All significant development proposals must be assessed by our Design Review panel. Their reviews take place at an early stage, before a planning application is submitted.
Reviews remain confidential when part of a pre-application discussion, unless otherwise agreed. When considering schemes that have already been submitted for planning approval, the panel's report will become publicly available.
Our panel is drawn from leading national multi-disciplinary experts – provided by our partners, Cabe – with a range of experience and specialism, who have been involved in delivering high quality policy and design.
A fee is charged for the development reviews to cover operational costs.
All reviews are focused on outcomes for people. They explore how a building or place can better meet the needs of the people who will use it and those whom it will affect. It does this by seeking to improve the implementation and quality of:
- urban design
- social infrastructure
- highway design
Our Design Review panel operates under 10 nationally accepted design review principles. Each review must be:
- independent – panel members are independent and the report is compiled through the peer review process, where members have no connection with the scheme's promoters and decision makers
- expert – the review is undertaken by leading designers who have an acknowledged standing and expertise
- multi-disciplinary – the panel combines the different perspectives of architects, urban designers, planners, landscape architects, engineers, and other specialists to provide a complete, rounded assessment
- accountable – the panel and its advice must be clearly seen to work for the benefit of the public, and its reports will be made available publicly where the scheme is the subject of a planning application
- transparent – the panel's remit, membership, governance processes and funding are in the public domain
- proportionate – the panel will be used only for projects whose significance or complexity warrants the investment needed to provide the service
- timely – reviews should take place as early as possible in the design process to avoid wasted time, and because it costs less to make changes at an early stage
- advisory – the panel does not take planning decisions, but it offers impartial advice
- objective – the panel appraises schemes according to reasoned, objective criteria rather than the stylistic tastes of individual members
- accessible – findings and advice are clearly expressed in terms that policy makers, design teams, decision makers and clients can all understand and use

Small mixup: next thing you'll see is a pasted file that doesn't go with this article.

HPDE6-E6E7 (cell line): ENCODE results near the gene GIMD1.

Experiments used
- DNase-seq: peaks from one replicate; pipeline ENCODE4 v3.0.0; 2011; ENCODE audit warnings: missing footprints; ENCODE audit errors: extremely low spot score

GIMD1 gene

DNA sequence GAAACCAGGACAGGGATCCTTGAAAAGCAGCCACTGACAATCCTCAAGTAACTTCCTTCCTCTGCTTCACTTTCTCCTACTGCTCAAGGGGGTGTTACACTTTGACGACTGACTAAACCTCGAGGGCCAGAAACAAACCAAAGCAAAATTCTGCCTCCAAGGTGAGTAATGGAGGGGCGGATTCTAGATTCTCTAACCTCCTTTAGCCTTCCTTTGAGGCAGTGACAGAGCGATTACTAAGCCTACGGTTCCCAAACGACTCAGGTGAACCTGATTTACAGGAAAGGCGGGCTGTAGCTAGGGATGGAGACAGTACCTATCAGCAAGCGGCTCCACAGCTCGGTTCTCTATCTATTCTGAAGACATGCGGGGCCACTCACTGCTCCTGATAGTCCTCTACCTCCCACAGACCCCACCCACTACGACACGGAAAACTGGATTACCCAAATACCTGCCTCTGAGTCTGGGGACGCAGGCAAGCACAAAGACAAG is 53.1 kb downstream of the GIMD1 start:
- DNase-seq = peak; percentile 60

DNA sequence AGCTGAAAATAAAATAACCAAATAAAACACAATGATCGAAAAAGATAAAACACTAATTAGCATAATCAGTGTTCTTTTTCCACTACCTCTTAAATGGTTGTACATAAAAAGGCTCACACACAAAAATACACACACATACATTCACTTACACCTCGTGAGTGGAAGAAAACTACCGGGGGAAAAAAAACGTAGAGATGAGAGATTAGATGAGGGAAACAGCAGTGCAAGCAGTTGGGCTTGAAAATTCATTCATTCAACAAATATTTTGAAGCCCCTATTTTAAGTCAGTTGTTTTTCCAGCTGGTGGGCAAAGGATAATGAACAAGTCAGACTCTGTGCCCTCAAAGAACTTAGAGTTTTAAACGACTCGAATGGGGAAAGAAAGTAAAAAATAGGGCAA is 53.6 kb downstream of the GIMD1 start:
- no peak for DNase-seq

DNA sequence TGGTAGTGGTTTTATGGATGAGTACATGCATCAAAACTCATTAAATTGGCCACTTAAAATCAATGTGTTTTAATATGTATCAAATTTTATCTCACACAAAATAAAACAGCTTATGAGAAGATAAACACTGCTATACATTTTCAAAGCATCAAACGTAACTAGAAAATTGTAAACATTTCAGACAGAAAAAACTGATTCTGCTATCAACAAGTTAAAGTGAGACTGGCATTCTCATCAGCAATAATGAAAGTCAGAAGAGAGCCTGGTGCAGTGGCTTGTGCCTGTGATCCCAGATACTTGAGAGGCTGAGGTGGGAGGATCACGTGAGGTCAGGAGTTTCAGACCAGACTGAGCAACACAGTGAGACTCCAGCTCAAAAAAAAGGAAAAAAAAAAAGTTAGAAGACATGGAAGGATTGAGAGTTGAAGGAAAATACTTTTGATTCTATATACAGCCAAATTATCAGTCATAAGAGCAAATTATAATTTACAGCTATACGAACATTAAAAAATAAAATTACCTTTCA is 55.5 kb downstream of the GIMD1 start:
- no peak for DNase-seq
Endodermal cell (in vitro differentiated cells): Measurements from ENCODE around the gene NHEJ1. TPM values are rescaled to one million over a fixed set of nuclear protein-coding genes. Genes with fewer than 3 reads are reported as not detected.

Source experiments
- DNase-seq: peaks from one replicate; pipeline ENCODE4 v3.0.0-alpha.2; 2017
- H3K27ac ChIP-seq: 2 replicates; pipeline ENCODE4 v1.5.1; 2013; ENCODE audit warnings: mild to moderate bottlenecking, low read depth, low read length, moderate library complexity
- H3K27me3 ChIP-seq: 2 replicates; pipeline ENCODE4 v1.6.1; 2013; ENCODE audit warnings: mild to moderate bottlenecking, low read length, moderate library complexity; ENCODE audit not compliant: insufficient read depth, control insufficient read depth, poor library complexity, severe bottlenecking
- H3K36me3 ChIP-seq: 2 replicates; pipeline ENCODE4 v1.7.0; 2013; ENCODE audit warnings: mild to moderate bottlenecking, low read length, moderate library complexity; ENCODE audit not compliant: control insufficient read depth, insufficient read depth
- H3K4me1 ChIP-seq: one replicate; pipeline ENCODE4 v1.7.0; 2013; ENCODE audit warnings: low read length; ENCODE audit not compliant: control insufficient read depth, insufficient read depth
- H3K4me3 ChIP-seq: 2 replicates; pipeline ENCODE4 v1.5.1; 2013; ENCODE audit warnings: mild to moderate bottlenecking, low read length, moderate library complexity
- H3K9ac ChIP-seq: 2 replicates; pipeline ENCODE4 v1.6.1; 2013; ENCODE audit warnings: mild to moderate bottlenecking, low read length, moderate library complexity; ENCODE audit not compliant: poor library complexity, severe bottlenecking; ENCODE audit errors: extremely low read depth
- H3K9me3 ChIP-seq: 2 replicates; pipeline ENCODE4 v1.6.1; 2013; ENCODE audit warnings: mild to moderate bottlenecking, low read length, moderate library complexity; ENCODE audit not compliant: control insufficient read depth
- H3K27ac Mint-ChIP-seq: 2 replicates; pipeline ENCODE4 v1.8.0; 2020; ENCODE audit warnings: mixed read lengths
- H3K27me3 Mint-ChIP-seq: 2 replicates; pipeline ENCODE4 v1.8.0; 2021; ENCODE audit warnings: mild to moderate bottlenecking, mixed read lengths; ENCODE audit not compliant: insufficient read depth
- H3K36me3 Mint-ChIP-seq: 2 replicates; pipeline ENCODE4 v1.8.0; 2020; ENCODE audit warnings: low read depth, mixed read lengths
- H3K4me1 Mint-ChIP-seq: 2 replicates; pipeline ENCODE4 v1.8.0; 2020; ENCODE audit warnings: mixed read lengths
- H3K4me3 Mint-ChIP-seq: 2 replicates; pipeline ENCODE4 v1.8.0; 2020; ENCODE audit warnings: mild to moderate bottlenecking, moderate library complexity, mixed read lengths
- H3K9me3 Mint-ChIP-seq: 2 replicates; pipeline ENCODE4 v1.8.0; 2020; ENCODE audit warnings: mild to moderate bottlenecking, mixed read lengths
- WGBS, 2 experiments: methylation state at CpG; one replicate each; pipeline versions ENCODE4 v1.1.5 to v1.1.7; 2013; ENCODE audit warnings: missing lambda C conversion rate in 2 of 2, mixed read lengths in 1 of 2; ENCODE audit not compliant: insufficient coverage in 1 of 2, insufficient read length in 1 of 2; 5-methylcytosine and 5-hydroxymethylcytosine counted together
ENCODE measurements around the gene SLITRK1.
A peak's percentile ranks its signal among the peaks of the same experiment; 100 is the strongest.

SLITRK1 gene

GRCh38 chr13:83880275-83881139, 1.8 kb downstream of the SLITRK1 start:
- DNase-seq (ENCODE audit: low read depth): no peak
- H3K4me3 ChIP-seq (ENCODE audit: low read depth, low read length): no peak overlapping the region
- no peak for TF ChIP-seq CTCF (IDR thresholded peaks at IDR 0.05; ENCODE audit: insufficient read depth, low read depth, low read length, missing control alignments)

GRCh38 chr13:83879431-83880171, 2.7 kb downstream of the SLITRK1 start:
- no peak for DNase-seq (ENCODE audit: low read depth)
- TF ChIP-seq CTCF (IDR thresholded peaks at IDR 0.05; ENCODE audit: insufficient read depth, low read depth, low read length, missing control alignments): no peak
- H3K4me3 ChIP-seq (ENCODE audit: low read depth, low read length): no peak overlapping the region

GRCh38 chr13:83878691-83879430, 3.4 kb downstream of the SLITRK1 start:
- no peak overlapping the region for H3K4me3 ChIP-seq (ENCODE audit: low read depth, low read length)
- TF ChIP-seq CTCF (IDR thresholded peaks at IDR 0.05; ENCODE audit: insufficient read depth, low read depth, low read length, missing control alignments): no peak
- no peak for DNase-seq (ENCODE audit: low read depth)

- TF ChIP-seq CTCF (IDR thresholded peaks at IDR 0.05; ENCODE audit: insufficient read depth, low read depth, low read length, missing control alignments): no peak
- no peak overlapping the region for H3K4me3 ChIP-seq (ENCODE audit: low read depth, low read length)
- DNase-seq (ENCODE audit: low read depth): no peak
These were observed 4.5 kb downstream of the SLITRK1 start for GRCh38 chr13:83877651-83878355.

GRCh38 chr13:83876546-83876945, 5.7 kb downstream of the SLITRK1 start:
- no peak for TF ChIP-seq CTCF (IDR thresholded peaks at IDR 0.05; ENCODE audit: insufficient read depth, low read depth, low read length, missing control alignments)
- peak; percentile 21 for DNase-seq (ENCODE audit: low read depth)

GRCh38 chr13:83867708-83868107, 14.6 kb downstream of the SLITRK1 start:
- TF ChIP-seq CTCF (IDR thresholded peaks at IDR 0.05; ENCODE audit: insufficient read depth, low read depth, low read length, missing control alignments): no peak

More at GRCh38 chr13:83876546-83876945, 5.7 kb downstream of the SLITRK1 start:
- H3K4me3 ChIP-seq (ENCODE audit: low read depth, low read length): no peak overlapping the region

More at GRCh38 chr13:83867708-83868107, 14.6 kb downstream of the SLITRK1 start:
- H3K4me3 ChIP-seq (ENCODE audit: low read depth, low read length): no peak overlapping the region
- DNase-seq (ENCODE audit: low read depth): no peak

What will be seen by the Design Review panel
The Design Review panel will look at:
- comprehensive master plan reviews, including area-wide strategies such as urban realm, open space and infrastructure, including energy and waste
- major development proposals that will have impact on a significant proportion of the site
- development proposals with significant impact locally such as housing, a secondary school or public realm
- small scale developments – for example, fewer than 50 homes
- other plans that are assessed to be significant in terms of design, public interest or impact on a locality
We will decide which development proposals will be reviewed. Major and sensitive schemes will go before the panel while still at the pre-application stage, while there is the opportunity for the applicant and design team to modify the scheme in response to the review report.
Schemes can also be nominated after a planning application has been submitted.
Where appropriate, reviews will be preceded by a site visit.
Meetings of the Design Review panel
Each Design Review meeting has a dedicated Chair who works alongside a panel of between 3 and 6 experts selected from the larger Design Review pool, depending on the scale and type of the policy or proposal to be reviewed.
Meetings will not be open to the public as most development proposals will be reviewed at the pre-application stage. In general, a review will last approximately 2 hours, including a presentation by the applicant that may last up to 20 minutes. For larger projects, the review may be lengthened to allow enough time to properly present and assess the proposal.
At the end of each meeting, the Chair will present the panel's conclusions.
Where development proposals are subject to subsequent reviews, as far as possible, the same panel members will attend to achieve consistency.